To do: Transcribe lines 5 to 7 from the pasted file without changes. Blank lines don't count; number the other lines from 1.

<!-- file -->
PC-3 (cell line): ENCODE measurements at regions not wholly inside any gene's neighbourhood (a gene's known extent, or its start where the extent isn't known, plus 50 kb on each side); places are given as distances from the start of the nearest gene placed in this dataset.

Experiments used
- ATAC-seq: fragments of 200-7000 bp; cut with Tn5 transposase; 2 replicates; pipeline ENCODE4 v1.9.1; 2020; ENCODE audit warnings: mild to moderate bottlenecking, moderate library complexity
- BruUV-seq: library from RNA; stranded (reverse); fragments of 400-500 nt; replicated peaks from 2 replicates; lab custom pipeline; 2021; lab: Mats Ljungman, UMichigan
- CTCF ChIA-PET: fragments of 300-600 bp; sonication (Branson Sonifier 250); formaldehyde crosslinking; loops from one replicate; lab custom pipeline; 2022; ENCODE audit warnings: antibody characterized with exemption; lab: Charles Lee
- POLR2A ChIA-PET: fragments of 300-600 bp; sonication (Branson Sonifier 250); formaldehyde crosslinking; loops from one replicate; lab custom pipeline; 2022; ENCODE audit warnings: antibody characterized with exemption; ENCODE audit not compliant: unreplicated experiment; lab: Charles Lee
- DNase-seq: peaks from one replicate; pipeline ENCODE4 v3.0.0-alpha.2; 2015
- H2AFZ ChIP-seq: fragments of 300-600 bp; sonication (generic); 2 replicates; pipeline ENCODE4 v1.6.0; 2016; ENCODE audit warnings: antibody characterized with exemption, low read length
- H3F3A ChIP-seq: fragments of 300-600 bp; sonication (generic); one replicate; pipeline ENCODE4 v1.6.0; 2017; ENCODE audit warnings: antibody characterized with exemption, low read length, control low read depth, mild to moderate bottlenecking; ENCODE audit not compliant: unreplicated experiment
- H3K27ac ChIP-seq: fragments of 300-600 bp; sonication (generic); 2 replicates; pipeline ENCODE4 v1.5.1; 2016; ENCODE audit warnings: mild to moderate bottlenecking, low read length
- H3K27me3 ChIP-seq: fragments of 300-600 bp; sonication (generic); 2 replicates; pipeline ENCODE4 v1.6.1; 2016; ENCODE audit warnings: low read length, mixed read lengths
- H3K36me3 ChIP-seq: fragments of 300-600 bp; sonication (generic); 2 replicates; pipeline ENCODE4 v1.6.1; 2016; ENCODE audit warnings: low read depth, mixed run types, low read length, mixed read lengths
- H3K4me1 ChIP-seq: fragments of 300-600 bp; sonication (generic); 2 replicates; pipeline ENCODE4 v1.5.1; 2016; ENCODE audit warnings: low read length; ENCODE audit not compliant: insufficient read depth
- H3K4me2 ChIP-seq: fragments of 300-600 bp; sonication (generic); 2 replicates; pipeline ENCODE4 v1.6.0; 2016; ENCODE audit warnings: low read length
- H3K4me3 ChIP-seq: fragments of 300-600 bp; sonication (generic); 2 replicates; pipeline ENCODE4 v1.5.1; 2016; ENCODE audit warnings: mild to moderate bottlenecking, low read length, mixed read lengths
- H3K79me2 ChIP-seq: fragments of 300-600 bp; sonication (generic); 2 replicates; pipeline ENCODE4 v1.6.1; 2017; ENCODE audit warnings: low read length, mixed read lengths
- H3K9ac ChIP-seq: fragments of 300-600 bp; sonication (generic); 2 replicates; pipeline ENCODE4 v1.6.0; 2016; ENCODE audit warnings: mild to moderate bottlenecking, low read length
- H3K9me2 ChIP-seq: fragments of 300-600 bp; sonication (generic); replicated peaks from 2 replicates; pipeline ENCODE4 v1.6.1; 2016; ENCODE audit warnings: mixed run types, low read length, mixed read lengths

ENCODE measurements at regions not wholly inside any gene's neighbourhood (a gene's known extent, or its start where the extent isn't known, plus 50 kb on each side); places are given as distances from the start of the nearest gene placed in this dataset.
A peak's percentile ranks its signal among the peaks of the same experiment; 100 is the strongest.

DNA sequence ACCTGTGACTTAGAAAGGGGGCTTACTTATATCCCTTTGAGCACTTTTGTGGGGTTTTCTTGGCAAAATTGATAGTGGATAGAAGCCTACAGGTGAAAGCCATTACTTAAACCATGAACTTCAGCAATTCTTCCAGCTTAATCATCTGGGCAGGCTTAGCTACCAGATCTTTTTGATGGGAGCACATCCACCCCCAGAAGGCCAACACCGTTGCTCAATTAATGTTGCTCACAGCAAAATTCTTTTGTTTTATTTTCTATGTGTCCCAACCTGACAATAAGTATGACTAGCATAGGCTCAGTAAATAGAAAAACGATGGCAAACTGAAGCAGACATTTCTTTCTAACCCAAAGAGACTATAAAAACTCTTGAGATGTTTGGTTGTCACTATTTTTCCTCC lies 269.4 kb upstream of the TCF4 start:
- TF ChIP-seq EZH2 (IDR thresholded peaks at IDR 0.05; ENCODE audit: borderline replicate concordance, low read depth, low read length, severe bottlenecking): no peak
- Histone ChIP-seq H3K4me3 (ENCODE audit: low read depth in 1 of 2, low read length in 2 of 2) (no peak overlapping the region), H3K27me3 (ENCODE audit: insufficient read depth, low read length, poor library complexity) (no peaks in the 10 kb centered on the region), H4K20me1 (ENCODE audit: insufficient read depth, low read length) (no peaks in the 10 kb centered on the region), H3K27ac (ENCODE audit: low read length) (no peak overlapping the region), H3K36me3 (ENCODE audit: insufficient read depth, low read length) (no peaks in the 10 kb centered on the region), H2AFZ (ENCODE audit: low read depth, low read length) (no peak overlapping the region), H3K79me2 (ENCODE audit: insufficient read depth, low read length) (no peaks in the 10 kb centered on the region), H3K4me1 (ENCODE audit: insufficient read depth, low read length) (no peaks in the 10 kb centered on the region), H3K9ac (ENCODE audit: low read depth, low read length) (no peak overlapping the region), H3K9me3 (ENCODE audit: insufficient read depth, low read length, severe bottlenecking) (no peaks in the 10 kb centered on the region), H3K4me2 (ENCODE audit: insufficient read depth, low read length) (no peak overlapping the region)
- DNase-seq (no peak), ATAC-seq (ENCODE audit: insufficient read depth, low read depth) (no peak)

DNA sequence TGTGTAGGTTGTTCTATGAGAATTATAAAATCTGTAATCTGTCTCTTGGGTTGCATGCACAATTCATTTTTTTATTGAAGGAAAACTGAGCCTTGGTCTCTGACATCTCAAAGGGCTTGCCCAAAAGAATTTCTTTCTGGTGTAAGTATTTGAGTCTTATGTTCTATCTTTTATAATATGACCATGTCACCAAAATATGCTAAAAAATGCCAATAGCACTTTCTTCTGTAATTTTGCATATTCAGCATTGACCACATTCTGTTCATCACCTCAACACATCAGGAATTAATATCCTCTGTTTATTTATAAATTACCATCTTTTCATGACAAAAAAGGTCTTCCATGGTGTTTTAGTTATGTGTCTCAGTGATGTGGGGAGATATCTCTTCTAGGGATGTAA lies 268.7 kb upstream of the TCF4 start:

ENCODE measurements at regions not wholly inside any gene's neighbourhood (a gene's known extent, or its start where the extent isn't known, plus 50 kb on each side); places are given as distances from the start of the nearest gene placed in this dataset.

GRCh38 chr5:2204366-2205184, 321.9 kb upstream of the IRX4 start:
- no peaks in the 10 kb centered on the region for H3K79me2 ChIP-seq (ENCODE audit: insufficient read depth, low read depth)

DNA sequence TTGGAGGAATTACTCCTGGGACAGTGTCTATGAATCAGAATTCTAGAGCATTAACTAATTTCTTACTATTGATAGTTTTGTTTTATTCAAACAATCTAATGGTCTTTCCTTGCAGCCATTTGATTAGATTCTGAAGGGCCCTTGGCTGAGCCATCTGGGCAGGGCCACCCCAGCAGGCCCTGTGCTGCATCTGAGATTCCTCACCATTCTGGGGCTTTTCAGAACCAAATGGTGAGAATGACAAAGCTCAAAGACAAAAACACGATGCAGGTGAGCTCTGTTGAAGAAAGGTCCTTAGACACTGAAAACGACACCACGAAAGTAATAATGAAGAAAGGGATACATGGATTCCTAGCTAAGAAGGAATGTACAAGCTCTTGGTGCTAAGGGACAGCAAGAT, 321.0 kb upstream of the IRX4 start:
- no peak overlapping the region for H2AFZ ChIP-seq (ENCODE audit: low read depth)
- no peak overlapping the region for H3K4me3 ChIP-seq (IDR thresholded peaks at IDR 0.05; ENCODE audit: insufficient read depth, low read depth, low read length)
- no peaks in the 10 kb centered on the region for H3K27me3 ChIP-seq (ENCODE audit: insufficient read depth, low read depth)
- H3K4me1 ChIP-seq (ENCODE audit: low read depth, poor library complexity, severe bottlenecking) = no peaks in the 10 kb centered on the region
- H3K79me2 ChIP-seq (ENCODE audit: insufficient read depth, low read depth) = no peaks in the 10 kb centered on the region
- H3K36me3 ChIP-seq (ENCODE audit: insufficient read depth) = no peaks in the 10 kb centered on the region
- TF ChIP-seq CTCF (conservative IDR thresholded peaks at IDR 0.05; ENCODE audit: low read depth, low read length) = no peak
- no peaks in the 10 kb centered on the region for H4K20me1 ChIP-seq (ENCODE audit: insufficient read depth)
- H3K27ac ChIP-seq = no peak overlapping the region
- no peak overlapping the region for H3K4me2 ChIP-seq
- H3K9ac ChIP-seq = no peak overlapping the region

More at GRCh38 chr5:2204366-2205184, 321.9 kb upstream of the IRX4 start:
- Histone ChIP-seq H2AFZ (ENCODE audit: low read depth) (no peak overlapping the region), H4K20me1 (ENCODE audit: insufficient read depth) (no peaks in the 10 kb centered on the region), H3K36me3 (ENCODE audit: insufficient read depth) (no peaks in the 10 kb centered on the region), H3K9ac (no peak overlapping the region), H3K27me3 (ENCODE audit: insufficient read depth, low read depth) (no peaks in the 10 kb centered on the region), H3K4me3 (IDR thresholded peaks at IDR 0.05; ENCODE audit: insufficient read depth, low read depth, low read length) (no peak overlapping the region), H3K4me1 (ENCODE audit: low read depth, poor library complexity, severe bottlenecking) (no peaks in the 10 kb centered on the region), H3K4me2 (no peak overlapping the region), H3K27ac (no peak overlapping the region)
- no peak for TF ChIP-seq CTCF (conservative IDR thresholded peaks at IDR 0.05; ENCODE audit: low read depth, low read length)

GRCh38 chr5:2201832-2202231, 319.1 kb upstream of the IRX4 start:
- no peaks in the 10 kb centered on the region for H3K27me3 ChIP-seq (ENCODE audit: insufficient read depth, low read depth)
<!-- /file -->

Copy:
- CTCF ChIA-PET: fragments of 300-600 bp; sonication (Branson Sonifier 250); formaldehyde crosslinking; loops from one replicate; lab custom pipeline; 2022; ENCODE audit warnings: antibody characterized with exemption; lab: Charles Lee
- POLR2A ChIA-PET: fragments of 300-600 bp; sonication (Branson Sonifier 250); formaldehyde crosslinking; loops from one replicate; lab custom pipeline; 2022; ENCODE audit warnings: antibody characterized with exemption; ENCODE audit not compliant: unreplicated experiment; lab: Charles Lee
- DNase-seq: peaks from one replicate; pipeline ENCODE4 v3.0.0-alpha.2; 2015